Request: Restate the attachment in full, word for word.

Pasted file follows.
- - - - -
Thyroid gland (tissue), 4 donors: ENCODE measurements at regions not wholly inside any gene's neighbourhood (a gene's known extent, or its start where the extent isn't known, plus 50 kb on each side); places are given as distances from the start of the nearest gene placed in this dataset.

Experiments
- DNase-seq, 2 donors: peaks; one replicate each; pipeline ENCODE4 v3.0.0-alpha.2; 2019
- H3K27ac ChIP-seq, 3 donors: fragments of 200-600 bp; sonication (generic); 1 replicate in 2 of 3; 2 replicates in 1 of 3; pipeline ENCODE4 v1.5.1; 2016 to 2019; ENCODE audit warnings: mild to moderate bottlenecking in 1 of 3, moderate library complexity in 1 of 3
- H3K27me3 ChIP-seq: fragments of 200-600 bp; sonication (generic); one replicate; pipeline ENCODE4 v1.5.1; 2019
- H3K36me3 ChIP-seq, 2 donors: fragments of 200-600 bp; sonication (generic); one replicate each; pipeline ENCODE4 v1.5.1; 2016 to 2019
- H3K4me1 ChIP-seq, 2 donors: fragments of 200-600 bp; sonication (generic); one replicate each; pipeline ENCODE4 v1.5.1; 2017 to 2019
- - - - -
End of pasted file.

Thyroid gland (tissue), 4 donors: ENCODE measurements at regions not wholly inside any gene's neighbourhood (a gene's known extent, or its start where the extent isn't known, plus 50 kb on each side); places are given as distances from the start of the nearest gene placed in this dataset.

Experiments
- DNase-seq, 2 donors: peaks; one replicate each; pipeline ENCODE4 v3.0.0-alpha.2; 2019
- H3K27ac ChIP-seq, 3 donors: fragments of 200-600 bp; sonication (generic); 1 replicate in 2 of 3; 2 replicates in 1 of 3; pipeline ENCODE4 v1.5.1; 2016 to 2019; ENCODE audit warnings: mild to moderate bottlenecking in 1 of 3, moderate library complexity in 1 of 3
- H3K27me3 ChIP-seq: fragments of 200-600 bp; sonication (generic); one replicate; pipeline ENCODE4 v1.5.1; 2019
- H3K36me3 ChIP-seq, 2 donors: fragments of 200-600 bp; sonication (generic); one replicate each; pipeline ENCODE4 v1.5.1; 2016 to 2019
- H3K4me1 ChIP-seq, 2 donors: fragments of 200-600 bp; sonication (generic); one replicate each; pipeline ENCODE4 v1.5.1; 2017 to 2019